This week, it was easy to forget about Brexit. The airstrikes in Syria, along with the appalling treatment of the Windrush generation rightly dominated the front pages. However, Teresa May's Brexit troubles have been simmering in the background all the while. In the past few days, the government lost two crucial Brexit-related votes, and these defeats were capped on Friday by the EU's rejection of May's latest proposal for the Irish Border. Yes, it's been a bad week for Brexiteers.

House of Lords Brexit defeat

On Wednesday, the House Of Lords carried an amendment to the EU withdrawal bill by 123 votes in one of the largest votes on record.

According to the Guardian, former Conservative ministers backed the amendment which commits the government to declare its action in relation to the customs union. Shadow Brexit secretary, Keir Starmer, told the Guardian that support for staying in a customs union of some kind was growing: “There is a growing view, I think a majority view in parliament now, that it is in our national interest and economic interest to stay in a customs union with the EU. We’ve got a huge manufacturing sector in the UK that needs to be protected,”

In response, Michael Gove acknowledged that the government would need the support of ministers to push its Brexit plans through. However speaking on BBC 4 Radia, he reiterated that leaving the customs union would have significant benefits:"...being able to sign our own free trade deals is a compelling and persuasive one and I know when that case is put to the Commons that it will rally Conservative MPs and others behind it.”

In the same interview, he vowed not to allow this vote to derail Brexit.

House of Commons Brexit defeat

In the House of Commons, Conservative rebels voted against Teresa May's EU withdrawal bill. They backed an amendment regarding the parliament's right to vote on the Brexit deal, thus inflicting a major blow to the prime minister's flagship EU withdrawal bill. Amendment seven had initially been tabled by Dominic Grieve and was later also backed by MP, Heidi Allen, the former business minister, Anna Soubry, and by Nicky Morgan, the former education secretary.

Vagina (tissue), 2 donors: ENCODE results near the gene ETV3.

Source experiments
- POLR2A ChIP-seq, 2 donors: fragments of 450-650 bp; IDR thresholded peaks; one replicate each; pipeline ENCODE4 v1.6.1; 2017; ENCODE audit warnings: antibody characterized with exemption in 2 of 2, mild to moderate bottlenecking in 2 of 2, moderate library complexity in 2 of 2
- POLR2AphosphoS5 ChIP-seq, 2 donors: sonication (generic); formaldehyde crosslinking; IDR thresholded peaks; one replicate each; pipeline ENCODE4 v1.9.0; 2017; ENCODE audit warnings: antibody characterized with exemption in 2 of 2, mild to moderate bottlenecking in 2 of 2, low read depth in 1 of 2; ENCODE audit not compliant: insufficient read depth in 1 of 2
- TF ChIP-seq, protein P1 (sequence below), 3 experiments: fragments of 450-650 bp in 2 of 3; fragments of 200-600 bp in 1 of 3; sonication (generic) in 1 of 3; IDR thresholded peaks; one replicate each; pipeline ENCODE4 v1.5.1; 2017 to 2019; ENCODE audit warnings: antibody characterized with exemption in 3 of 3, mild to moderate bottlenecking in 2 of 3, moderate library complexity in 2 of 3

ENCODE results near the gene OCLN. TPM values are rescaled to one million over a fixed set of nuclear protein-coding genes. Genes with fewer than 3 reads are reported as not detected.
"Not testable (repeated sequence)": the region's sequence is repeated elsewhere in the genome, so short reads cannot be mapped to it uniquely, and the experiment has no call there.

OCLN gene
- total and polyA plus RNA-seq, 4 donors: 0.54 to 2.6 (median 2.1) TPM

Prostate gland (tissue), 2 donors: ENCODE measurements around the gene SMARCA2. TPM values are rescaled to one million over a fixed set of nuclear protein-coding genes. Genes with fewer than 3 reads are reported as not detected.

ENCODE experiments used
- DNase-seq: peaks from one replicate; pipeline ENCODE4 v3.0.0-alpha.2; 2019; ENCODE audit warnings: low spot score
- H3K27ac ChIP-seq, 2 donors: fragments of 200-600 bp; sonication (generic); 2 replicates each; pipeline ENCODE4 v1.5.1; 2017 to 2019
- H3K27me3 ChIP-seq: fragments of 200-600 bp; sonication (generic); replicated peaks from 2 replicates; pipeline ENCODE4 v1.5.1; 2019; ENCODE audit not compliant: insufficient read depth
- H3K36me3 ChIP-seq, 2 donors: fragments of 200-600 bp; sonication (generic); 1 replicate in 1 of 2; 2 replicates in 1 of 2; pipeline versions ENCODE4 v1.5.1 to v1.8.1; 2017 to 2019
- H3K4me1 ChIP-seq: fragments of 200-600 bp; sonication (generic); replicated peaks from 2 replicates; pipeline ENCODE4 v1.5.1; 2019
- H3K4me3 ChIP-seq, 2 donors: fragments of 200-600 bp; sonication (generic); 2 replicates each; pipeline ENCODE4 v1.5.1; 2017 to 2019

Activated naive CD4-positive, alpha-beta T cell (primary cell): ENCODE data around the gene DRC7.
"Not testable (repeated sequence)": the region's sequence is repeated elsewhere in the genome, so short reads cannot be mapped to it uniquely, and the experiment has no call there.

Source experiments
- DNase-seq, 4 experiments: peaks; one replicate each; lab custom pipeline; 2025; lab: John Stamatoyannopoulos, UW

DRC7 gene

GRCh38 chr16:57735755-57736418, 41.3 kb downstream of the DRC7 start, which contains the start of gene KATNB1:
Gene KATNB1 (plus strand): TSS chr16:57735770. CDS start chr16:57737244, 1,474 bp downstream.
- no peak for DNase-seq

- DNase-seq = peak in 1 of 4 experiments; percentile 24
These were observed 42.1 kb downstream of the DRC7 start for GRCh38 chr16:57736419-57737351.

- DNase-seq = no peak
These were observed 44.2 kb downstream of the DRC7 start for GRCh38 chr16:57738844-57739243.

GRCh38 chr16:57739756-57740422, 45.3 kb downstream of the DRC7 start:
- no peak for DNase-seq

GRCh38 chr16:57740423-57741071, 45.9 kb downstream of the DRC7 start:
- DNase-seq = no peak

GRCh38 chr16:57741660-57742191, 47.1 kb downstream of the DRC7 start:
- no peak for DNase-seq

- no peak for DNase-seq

After a lengthy debate, the vote was carried by 309 votes to 305, marking Teresa May's first-ever Brexit defeat in the House of Commons. The amendment limits the power of ministers to make Brexit-related legislative changes without the approval of parliament. The narrow victory illustrates the deep divisions, not just among Tory MPs, but also within the Labour Party.

According to the Guardian, the Tory whip failed, while Jeremy Corbyn is reported to have phoned a number of his own MPs, urging them to support Grieve's amendment. Speaking to the Guardian, one MP said this defeat "has broken the damn. It will be much, much easier to do it again. Rebelling once gives you a taste for it."

EU rejects latest Irish border proposals

According to a Daily Telegraph report, the EU has rejected the UK government's latest proposals on avoiding a hard border with Ireland. A Daily Telegraph's source was briefed on the meeting and was told that none of the proposals would work. During this week's meeting between the UK's lead Brexit negotiator and senior EU officials, the prime minister's Irish border proposal faced "systematic and forensic annihilation".

Sources told the Daily Telegraph that "it was a detailed and forensic rebuttal. It was made clear that none of the UK’s customs options will work. None of them." In reaction, a spokesperson for the British government said that it would continue "intensive work programme to engage".

Technological solutions are believed to have been among the proposals, along with a close economic relationship with the Republic of Ireland that would render customs checks unnecessary. The third option would see Northern Ireland remain in the customs union, with the border effectively running down the Irish Sea. However, the prime minister previously vehemently rejected this option.

According to the Telegraph, Teresa May's proposal for a "customs partnership" was also rejected because the EU believes it to be unimplementable and far too costly.